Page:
Page last updated at 09:24 GMT, Wednesday, 27 January 2010

London man in record space-edge parachute jump bid

Steve Truglia
Steve Truglia hopes to break the sound barrier

A skydiver is hoping to break a 50-year-old world record for a parachute jump by leaping off the edge of space.

The jump, if successful, would see Steve Truglia, 47, from Wanstead, east London, become the first human being to break the sound barrier.

Colonel Joe Kittinger, of the US Air Force, made history in 1960 by leaping from a balloon at 102,800ft (31km).

Mr Truglia said he "urgently" needed sponsorship of £500,000 in order to make the world record attempt.

You've got to stand up and step off the edge, not fully knowing what fate awaits you
Steve Truglia

His appeal for sponsorship comes days after Austrian Felix Baumgartner spoke of his aim to break the same record.

Since 1960 several people have attempted to break the record but failed.

Mr Truglia said: "It's the ultimate. As a professional stuntman I can't think of a bigger or better stunt.

"You are on the edge of space, with black sky and the stars at eye level. You are looking down at the curved earth beneath you.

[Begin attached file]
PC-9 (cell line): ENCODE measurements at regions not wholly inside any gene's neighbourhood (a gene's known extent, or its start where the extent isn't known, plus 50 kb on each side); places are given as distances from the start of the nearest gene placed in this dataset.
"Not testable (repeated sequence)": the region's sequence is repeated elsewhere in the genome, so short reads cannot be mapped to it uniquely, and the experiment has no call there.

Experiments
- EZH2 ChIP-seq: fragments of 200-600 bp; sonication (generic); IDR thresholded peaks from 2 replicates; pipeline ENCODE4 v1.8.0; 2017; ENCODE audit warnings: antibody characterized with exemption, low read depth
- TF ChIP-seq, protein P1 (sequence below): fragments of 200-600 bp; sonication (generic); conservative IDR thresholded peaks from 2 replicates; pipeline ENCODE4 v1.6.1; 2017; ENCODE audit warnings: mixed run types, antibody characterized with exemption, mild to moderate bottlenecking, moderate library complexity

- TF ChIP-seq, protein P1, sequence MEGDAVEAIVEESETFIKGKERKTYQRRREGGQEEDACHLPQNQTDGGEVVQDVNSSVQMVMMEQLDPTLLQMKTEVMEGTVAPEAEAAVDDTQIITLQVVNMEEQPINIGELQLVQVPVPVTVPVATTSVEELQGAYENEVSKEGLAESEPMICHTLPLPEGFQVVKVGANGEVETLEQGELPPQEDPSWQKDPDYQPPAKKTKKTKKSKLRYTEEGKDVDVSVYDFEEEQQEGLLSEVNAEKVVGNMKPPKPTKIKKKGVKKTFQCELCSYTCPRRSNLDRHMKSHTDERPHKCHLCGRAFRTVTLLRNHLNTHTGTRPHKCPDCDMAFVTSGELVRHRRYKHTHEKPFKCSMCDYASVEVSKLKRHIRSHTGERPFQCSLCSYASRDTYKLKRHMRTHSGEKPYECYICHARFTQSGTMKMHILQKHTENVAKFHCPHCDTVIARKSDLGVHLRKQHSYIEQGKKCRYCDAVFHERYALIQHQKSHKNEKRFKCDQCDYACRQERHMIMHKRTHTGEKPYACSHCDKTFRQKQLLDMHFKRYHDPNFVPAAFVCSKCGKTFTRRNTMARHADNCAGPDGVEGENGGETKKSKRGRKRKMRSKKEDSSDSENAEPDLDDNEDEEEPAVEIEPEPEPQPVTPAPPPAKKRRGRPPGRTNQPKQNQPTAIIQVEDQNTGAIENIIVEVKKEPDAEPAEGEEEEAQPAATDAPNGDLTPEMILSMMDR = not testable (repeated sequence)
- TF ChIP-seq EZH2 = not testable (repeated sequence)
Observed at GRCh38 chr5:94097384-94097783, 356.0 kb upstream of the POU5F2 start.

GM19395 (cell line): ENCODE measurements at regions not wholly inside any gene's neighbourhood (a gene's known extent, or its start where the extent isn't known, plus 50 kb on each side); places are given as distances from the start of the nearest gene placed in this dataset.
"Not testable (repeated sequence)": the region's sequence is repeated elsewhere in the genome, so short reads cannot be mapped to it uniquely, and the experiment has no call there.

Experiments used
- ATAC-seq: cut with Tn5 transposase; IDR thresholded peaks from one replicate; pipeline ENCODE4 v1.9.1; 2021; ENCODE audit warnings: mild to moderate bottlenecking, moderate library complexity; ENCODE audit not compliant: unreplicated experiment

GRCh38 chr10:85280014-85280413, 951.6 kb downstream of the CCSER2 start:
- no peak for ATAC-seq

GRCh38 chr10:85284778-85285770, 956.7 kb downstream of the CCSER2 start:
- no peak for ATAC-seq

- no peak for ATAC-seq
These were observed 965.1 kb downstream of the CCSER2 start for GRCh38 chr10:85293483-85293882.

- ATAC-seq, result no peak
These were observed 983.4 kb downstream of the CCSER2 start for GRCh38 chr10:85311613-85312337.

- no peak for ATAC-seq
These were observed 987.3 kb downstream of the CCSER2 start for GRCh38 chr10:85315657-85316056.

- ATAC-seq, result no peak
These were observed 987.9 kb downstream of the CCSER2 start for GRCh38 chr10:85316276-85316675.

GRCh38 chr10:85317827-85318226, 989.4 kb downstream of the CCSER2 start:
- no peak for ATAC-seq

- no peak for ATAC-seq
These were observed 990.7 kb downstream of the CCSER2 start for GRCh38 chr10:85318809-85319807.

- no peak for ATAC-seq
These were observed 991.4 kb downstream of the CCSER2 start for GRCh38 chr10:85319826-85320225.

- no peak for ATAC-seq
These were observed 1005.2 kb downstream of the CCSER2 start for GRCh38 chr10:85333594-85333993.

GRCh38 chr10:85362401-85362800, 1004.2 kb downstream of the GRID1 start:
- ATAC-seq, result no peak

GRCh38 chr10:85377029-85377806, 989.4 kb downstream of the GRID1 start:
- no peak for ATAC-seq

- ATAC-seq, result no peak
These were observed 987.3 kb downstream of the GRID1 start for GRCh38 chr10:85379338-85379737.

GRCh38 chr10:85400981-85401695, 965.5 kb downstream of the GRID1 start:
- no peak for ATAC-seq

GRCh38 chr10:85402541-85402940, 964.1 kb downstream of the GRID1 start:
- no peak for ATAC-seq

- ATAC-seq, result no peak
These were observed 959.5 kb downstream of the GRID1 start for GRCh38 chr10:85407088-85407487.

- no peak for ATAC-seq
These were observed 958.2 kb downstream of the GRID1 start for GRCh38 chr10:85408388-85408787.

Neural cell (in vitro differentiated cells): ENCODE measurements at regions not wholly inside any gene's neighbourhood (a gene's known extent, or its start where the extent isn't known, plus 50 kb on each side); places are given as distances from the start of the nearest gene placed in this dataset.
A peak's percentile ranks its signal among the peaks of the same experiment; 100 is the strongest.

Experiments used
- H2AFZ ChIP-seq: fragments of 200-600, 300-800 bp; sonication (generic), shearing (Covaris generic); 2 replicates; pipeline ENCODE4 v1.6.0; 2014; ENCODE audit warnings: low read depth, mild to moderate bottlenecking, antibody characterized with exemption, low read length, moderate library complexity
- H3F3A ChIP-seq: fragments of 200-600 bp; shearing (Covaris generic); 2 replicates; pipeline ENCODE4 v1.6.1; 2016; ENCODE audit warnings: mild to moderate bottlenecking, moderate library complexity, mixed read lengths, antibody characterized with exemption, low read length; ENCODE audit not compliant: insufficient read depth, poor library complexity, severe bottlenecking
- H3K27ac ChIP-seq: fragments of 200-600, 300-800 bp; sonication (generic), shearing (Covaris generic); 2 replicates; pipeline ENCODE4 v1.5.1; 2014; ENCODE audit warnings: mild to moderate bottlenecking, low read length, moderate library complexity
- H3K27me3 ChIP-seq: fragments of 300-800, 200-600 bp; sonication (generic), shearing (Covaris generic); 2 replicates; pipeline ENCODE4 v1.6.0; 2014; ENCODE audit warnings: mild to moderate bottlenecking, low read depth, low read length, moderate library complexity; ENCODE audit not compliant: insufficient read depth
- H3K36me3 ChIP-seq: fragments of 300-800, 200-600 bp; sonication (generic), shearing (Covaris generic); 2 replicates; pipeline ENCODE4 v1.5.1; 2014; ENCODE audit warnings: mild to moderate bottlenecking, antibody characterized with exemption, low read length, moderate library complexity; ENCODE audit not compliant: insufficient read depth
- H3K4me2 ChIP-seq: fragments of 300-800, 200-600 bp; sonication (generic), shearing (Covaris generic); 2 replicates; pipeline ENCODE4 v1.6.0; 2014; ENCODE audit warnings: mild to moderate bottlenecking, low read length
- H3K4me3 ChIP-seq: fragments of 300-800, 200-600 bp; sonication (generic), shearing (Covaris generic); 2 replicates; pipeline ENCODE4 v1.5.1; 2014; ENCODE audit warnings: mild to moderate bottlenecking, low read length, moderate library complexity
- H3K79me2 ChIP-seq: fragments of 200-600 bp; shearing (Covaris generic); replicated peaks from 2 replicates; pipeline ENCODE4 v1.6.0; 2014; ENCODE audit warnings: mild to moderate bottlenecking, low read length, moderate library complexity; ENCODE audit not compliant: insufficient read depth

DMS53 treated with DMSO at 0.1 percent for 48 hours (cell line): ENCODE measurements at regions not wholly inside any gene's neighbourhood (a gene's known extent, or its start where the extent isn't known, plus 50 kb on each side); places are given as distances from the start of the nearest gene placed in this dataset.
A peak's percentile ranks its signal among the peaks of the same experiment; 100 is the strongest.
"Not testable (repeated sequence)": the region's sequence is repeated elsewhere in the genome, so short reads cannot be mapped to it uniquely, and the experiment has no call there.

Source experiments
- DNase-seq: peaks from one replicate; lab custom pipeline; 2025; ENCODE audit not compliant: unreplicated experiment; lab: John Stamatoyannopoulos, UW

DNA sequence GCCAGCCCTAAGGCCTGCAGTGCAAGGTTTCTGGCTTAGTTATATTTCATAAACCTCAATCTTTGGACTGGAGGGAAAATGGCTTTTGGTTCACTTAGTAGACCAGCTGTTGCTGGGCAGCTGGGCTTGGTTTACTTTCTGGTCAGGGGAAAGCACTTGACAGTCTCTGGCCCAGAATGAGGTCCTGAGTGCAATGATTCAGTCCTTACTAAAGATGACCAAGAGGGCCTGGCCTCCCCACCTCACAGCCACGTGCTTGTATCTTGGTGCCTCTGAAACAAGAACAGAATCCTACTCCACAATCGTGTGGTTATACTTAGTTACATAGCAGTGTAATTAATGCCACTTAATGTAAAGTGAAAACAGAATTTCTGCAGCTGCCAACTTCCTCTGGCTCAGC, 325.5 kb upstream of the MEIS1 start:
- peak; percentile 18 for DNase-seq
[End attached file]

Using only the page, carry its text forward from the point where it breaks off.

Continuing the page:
"You've got to stand up and step off the edge, not fully knowing what fate awaits you."

Space suit

Mr Truglia will ascend to the edge of space seated in an open Kevlar box below a light-weight balloon.

On leaping off the balloon he would reach speeds of more than 700mph in the first 11-15 seconds and then would enjoy up to seven minutes of freefall.

He gave himself a 98% chance of survival as "you are reliant on your equipment".

"I'm urgently looking for a sponsor that wants to move quickly to help me break this record," he said.

The adventurer said he has invested £100,000 of his own money towards the attempt and will be ready for the jump within four months after further tests on his light-weight balloon and special pressurised space suit.

The jump is expected to take place somewhere in North America.



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SEE ALSO
Dare-devil skydiver seeks record
22 Jan 10 |  Science & Environment
Jump record fails to take flight
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Ex-athlete pursues skydive record
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In the footsteps of balloon adventurers
01 Sep 03 |  Cornwall
Skydiver aims for high-altitude mark
05 Mar 01 |  Science/Nature


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